New DIY Purifier Design Increases CADR 15%

ओह! यह पोस्ट हिन्दी में उपलब्ध नही हैं।अंग्रेजी संस्करण के हेतु यहाँ क्लिक करे l

Thomas Talhelm

Thomas is an Associate Professor of Behavior Science at the University of Chicago Booth School of Business and the founder of Smart Air, a social enterprise to help people in China breathe clean air without shelling out thousands of dollars for expensive purifiers.

5 thoughts on “New DIY Purifier Design Increases CADR 15%

  1. With the Cannon model, have you thought about introducing a simple plastic part to go on the output end to convert the shape from circular to square, something like this shape?

    http://i.imgur.com/4Pu78u7.png

    It would fit your filters better, perhaps removing the need to strap them on, and more importantly I would expect it to improve performance/longevity of the filters. Judging by the images of your used filters, according to my maths the Cannon isn’t using 21.5% of the available filter area.

    1. Hi Sam,

      Yes, we’ve definitely thought of this! Using more of the HEPA area would increase the efficiency, but in fact more of the HEPA is actually being used than you think.
      We’re yet to come out with a modification, because the downside is that creating a simple plastic part like that would cost us thousands of USD to create the machine mould. Paying up front for this would mean we’d need to inflate the price of the Cannon. Since the Cannon is aimed as a low cost DIY air purifier this is not something we want to do right now – keeping it as affordable as possible is our main aim.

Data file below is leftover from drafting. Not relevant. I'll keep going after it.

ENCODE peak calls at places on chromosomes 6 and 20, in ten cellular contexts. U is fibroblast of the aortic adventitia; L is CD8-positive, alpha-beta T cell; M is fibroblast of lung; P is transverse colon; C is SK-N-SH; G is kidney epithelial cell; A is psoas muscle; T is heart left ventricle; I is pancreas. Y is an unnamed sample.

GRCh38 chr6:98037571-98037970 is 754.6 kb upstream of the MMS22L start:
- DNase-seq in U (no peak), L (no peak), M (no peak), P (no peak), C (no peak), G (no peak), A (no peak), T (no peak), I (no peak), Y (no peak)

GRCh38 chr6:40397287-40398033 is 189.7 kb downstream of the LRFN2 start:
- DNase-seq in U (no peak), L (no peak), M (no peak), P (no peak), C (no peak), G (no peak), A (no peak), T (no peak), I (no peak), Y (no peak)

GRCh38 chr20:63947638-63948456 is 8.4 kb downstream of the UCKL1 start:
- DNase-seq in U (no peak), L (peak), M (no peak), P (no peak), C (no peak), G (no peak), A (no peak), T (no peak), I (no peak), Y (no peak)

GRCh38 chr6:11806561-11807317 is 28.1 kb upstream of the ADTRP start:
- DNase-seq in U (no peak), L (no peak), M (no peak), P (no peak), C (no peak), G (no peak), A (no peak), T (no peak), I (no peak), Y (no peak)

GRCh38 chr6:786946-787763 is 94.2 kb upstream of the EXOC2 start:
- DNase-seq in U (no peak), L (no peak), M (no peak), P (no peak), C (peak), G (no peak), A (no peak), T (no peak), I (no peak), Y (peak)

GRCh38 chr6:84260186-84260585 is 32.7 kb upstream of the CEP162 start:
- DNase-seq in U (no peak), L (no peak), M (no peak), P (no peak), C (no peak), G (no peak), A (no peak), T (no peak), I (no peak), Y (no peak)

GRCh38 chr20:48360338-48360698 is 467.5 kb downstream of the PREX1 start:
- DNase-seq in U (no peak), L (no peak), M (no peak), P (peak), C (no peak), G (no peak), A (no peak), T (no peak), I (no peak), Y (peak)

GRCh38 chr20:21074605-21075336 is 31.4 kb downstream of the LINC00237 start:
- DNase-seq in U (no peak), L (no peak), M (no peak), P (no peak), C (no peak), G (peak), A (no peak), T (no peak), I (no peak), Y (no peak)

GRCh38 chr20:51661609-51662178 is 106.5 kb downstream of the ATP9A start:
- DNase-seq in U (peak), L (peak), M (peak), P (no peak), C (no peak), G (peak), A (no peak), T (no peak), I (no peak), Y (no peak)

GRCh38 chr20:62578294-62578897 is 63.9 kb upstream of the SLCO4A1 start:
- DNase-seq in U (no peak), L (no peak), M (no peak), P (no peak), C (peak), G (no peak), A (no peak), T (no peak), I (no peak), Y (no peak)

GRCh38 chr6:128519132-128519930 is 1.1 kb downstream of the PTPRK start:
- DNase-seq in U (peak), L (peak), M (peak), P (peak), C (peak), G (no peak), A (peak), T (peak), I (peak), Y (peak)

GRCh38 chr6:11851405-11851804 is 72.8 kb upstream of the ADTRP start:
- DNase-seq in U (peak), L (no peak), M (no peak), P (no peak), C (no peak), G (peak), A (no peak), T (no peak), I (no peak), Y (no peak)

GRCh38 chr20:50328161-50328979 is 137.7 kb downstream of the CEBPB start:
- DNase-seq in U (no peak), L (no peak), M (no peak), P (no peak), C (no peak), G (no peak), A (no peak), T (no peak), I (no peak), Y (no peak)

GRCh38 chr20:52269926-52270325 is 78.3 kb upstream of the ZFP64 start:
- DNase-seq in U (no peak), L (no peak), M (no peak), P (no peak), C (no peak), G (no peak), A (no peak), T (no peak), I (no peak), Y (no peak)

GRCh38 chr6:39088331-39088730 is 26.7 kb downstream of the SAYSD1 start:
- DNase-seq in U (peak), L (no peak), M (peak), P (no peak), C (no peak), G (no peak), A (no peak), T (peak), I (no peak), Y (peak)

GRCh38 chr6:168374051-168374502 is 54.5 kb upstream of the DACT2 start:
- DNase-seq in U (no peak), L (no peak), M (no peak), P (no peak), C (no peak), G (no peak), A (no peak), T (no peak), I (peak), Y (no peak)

1. Hey Josh, good question! The main reason for doing this is because it’s the front of the fan that’s flat. The back of the DIY1.1 isn’t flat which means there wouldn’t be a good seal if we placed the filter there.
      The main advantage of putting the filter on the back is that it means clean air passes over the fan, which means the fan won’t get dirty. It shouldn’t affect airflow, and we’ve actually done tests on the Cannon proving that airflow is worse with the filter on the back (for the Cannon, it does have a flat back).

  2. On another page on this website, it says that the DIY 1.1 was tested in a room size of 15 sqm with 92-95.5% effectiveness. The description for the Cannon says “From our testing, we’ve seen that the Cannon is 96 – 97% effective against PM2.5 in a room size of 15sqm. So the Cannon works in a room about twice as large as the Original DIY.”

    So does this mean, that with the new improvements, now the DIY 1.1 can be used in a room of 15 sqm just like the Cannon? Can the DIY 1.1 be used for a room that size, whereas the Original DIY couldn’t be used for a room that size?

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